Oklahoma City Thunder Q&A With 'Welcome To Loud City'

One of my favorite team blogs has to be Welcome To Loud City, our SB Nation brethren who cover the Oklahoma City Thunder. I love when we get a chance to work with them, but, on the flip side, when we get an e-mail from team WTLC, that just means one thing: it's time for the Grizzlies to face the Thunder. Ugh.

I had a chance to send three pressing OKC questions to our friend J.A. Sherman over at WTLC. Of course I had to ask him about Eric Maynor's injury, the expectations for the Thunder this season and, yes, what's up with Russell Westbrook? Take a jump to see his well thought-out responses to these topics.

(For a look at my responses to their questions, Click Here!)

1.) What does the loss of Eric Maynor mean for the Thunder? Who now steps in and fills his role as the team's backup point guard?

Consider Maynor in the team context - he only plays about 15 minutes a game, but during that time he spearheads one of the top two or three 2nd units in the league. He clearly has a close relationship with his teammates, and to lose a steady hand and high basketball IQ hurts the team in numerous ways. Maynor also has a knack for hitting clutch shots, and such wherewithal and ability is not easily replicated.

In order for the Thunder to continue their march toward a title, they are in the challenging position of not just figuring out how to replace 15 minutes of point guard duty, but how to lead the team when Westbrook and Durant are not on the court. I believe that the team will turn toward rookie Reggie Jackson, who has played sparingly but in his limited time has demonstrated good athletic skill and basketball knowledge. Jackson will go through some frustrating moments to be sure, but his greatest attribute is that he gets to play on a second unit that is laden with great intelligent veterans, including James harden, Nick Collison, and Nazr Mohammed. His growing relationship with those guys will help push him to a place where he is ready to handle the stresses of NBA competition on a nightly basis.

2.) The expectations for the Thunder this season are extremely high. We all start the season with the goal of, at the very least, making it to the NBA Finals, but the reality is that only a handful of teams really have the personnel to make the run -- with the Thunder being one of those teams. Would anything short of a Finals appearance this season be a disappointment?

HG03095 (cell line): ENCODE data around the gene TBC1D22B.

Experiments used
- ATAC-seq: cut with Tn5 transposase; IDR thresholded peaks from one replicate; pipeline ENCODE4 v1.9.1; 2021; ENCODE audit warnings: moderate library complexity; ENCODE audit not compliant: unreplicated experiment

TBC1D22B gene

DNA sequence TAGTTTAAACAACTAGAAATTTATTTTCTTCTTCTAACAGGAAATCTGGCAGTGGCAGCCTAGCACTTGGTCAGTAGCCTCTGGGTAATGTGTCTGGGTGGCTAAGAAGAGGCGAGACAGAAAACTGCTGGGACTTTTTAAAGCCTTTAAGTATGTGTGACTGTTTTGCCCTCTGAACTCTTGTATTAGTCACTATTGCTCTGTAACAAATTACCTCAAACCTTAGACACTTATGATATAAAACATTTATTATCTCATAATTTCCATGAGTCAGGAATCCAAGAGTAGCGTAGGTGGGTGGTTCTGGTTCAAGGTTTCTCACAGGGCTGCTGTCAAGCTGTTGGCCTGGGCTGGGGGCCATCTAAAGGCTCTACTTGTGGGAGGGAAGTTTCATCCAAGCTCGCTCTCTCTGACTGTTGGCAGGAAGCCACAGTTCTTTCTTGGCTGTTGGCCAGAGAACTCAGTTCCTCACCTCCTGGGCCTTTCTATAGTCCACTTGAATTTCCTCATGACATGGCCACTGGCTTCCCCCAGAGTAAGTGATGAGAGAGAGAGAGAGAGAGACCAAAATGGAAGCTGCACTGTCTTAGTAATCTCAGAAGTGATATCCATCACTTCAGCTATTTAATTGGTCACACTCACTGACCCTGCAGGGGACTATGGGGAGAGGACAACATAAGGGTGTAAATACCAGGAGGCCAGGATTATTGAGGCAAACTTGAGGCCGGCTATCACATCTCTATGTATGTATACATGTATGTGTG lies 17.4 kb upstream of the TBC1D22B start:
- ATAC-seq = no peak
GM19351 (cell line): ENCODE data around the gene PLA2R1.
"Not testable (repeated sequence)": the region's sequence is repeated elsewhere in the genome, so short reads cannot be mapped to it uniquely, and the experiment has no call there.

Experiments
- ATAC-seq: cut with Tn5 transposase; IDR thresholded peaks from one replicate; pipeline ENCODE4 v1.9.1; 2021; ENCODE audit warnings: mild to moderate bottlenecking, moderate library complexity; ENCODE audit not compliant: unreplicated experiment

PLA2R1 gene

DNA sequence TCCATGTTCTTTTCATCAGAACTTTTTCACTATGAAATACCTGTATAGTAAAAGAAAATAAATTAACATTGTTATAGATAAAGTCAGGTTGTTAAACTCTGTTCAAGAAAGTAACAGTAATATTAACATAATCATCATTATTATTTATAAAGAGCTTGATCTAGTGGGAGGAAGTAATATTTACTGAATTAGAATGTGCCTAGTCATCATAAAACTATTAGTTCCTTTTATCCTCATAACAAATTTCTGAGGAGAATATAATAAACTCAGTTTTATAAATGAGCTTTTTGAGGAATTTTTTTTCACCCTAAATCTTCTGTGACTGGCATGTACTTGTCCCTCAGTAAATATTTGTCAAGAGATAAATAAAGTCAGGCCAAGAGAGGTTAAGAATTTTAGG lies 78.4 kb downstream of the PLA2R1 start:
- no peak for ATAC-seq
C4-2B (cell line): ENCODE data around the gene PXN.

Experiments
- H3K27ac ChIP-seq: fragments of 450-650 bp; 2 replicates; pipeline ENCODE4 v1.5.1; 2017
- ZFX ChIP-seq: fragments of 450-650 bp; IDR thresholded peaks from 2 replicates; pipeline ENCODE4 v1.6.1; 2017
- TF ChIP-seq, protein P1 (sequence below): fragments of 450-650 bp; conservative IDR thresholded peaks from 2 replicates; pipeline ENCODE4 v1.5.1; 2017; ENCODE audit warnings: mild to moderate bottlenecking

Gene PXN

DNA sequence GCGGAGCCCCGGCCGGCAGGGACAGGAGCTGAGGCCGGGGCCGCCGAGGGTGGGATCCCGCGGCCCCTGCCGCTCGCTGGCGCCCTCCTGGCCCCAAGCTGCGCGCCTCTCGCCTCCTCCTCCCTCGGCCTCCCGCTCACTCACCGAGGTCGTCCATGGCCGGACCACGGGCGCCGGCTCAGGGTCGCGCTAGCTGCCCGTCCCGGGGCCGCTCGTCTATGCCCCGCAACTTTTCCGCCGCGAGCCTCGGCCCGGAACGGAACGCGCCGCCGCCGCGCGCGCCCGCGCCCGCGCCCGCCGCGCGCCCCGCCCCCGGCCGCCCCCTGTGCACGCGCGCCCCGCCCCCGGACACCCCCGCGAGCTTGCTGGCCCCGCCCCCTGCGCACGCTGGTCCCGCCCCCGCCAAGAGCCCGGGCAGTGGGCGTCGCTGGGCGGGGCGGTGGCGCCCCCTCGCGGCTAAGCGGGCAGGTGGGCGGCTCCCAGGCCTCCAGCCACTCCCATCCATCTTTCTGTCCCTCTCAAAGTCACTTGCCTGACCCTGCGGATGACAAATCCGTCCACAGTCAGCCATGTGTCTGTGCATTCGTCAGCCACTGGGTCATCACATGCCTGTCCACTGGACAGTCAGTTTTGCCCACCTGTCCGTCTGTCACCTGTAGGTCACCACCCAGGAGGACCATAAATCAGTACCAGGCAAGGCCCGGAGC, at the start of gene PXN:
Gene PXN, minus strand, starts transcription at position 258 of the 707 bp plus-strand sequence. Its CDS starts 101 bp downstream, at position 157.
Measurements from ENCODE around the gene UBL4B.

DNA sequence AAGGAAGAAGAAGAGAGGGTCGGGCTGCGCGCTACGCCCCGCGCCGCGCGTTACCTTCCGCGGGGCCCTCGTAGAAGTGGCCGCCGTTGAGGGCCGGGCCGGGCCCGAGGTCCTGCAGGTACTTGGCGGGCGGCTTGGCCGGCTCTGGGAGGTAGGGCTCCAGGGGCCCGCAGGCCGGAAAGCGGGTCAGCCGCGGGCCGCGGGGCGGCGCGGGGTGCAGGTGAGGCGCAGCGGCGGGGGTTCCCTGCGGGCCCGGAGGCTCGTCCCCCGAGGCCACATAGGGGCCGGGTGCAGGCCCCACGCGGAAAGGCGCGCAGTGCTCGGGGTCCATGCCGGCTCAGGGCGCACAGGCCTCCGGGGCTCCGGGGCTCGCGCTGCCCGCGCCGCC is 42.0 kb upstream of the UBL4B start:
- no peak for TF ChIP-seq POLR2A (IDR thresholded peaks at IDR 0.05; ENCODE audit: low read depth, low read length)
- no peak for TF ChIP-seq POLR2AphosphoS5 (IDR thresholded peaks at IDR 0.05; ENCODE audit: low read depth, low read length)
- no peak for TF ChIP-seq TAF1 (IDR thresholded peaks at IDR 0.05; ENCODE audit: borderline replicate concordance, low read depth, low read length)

Before any game was played this season, my personal conservative expectation was that anything short of a Western Conference Finals appearance would be a disappointment. Last season, the Thunder lost to the Mavericks in the WCF, and that made big-picture sense - the Mavs simply had greater experience and ability raise their game to a higher level than the Thunder did. The interesting thing about that WCF experience though was that the Mavs essentially gave the Thunder what they were lacking - more experience under intense pressure. The Thunder will now have that experience to hearken back to when they arrive at a similar place.

If we take quick stock of the landscape, it seems like in the West, the Thunder will be competing with the Trail Blazers, the Lakers, and possibly even the Clippers for a Finals appearance. Portland looks very strong this season though, so if the Thunder end up facing off against them in the WCF, I think the Blazers are well equipped to battle OKC in a seven game series. I know it is risky to extrapolate that far into the future, but I think that OKC and Portland are the two front runners at this point, with either team having what it takes to move to the Finals.

3.) Russell Westbrook's numbers are down across the board. I'm sure you can go on forever about what's "wrong" with Westbrook, but in short... what's wrong with Westbrook?

I look at Westbrook this season the way I looked at James Harden last season. For the first half of last season, Harden was "adequate" and sometimes "solid," but seldom great. The problem seemed to be that he couldn't quite figure out what he was supposed to be within the team concept. However, once Jeff Green was traded to the Celtics and the team said, "Harden, you're our 2nd unit primary offensive weapon," he took off. He finally knew what he was supposed to do and he did it exceedingly well.

I see the same thing going on with Westbrook right now. Durant has taken steps forward and is more dangerous than ever. Harden comes in and plays with the first unit on a nightly basis. Serge Ibaka is expected (and needed) to become an offensive low post presence. Thabo Sefolosha must be an offensive threat on the perimeter. Where does this leave Westbrook and his 22 ppg? Westbrook is going to have to reinvent himself on the fly by focusing on his other attributes. Specifically, I think that if Westbrook can change his focus to his defensive effort, not only will it benefit the team overall, it will also create more scoring opportunities for him personally.

See more at: Welcome to Loud City

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